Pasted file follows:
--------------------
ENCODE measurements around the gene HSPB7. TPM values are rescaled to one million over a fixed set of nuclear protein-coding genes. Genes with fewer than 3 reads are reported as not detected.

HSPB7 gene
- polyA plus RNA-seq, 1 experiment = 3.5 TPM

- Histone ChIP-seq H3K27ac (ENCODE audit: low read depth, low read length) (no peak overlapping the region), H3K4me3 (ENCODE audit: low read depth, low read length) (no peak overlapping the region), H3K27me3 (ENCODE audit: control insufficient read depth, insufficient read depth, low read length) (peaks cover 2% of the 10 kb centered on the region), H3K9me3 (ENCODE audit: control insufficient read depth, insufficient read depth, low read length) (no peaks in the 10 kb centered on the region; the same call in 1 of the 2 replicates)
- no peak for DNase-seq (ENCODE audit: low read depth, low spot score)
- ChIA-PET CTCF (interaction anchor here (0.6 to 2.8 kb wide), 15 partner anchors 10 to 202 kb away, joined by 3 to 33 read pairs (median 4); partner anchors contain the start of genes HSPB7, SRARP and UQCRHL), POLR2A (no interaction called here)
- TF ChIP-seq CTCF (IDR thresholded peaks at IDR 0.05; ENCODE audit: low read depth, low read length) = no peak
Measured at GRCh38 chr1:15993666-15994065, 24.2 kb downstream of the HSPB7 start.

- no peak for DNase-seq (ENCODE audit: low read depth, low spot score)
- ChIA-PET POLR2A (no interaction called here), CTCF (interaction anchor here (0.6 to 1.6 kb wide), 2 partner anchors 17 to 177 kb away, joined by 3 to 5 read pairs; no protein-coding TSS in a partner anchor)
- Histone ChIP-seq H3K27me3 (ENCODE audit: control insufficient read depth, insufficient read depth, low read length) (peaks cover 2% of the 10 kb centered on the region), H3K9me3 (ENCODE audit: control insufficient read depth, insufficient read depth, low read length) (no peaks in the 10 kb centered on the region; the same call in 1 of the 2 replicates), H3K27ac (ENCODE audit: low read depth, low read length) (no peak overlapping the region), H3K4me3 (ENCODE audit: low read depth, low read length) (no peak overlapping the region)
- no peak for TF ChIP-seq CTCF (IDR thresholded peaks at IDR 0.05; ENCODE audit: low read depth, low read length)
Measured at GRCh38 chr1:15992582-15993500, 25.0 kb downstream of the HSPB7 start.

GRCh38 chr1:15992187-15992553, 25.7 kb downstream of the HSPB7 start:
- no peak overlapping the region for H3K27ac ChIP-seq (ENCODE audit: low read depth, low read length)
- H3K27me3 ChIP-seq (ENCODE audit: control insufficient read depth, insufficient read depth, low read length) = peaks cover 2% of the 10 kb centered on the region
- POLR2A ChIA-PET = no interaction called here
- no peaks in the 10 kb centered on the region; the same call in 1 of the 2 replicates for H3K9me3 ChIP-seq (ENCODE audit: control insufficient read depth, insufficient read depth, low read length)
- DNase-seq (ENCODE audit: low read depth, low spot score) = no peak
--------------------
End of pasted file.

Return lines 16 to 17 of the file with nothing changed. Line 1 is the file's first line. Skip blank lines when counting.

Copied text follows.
- H3K27me3 ChIP-seq (ENCODE audit: control insufficient read depth, insufficient read depth, low read length) = peaks cover 2% of the 10 kb centered on the region
- POLR2A ChIA-PET = no interaction called here